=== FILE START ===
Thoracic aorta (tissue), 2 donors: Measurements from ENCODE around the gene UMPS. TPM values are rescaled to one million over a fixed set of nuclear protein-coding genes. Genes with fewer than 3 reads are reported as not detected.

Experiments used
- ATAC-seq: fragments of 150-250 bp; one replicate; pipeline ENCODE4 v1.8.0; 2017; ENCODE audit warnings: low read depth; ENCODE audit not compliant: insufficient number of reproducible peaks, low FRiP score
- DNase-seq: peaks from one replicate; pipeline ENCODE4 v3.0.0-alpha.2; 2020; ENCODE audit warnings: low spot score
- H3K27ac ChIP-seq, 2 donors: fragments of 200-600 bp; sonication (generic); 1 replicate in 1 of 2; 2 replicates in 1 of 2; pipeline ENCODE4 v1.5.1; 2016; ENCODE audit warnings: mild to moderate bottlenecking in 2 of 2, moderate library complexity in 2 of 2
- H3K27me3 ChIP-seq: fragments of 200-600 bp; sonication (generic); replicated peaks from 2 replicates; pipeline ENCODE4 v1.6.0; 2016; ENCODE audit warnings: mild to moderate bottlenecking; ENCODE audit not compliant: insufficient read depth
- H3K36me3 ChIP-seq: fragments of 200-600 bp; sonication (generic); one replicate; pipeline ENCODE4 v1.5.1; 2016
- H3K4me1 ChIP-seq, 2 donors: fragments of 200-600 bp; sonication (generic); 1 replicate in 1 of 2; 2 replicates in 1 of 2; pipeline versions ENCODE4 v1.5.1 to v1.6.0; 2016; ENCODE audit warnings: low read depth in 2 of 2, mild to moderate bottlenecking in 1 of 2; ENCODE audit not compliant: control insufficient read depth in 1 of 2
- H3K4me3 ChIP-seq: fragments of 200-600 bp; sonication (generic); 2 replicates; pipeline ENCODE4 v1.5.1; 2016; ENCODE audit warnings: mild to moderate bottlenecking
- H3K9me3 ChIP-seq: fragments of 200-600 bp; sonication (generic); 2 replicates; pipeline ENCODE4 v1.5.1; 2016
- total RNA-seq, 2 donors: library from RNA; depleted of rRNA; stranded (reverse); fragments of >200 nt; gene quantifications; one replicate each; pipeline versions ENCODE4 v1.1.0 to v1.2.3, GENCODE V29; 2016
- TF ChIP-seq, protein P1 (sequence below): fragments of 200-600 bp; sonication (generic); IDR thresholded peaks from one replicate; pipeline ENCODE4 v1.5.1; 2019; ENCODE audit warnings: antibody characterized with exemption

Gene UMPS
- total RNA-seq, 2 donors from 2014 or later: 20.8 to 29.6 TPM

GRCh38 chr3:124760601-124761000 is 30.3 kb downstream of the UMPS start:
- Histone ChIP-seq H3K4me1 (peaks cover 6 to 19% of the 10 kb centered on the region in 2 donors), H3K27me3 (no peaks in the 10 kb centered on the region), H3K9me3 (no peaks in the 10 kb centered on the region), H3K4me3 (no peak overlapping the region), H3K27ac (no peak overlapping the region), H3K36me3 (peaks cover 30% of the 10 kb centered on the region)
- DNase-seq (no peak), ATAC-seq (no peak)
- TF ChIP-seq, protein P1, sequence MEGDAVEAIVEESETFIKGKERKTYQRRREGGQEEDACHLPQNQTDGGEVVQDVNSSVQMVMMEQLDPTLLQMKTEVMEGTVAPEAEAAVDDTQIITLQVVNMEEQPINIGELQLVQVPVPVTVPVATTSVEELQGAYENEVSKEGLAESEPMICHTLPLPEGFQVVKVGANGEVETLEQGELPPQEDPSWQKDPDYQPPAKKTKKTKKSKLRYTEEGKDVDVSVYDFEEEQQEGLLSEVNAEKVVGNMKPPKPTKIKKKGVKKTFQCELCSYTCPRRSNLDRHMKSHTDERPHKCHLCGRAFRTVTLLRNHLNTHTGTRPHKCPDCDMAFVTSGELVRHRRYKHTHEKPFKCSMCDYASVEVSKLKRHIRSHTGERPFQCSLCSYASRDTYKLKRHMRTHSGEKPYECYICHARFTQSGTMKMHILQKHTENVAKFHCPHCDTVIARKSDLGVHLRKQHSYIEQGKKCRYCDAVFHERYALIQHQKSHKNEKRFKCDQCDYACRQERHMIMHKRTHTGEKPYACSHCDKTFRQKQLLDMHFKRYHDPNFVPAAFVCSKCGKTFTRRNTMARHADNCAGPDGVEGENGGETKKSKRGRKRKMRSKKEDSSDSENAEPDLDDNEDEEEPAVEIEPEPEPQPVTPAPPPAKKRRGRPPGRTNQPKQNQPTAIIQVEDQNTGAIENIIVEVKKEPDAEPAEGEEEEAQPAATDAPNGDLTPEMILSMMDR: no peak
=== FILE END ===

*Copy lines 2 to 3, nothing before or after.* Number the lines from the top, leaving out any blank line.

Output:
Experiments used
- ATAC-seq: fragments of 150-250 bp; one replicate; pipeline ENCODE4 v1.8.0; 2017; ENCODE audit warnings: low read depth; ENCODE audit not compliant: insufficient number of reproducible peaks, low FRiP score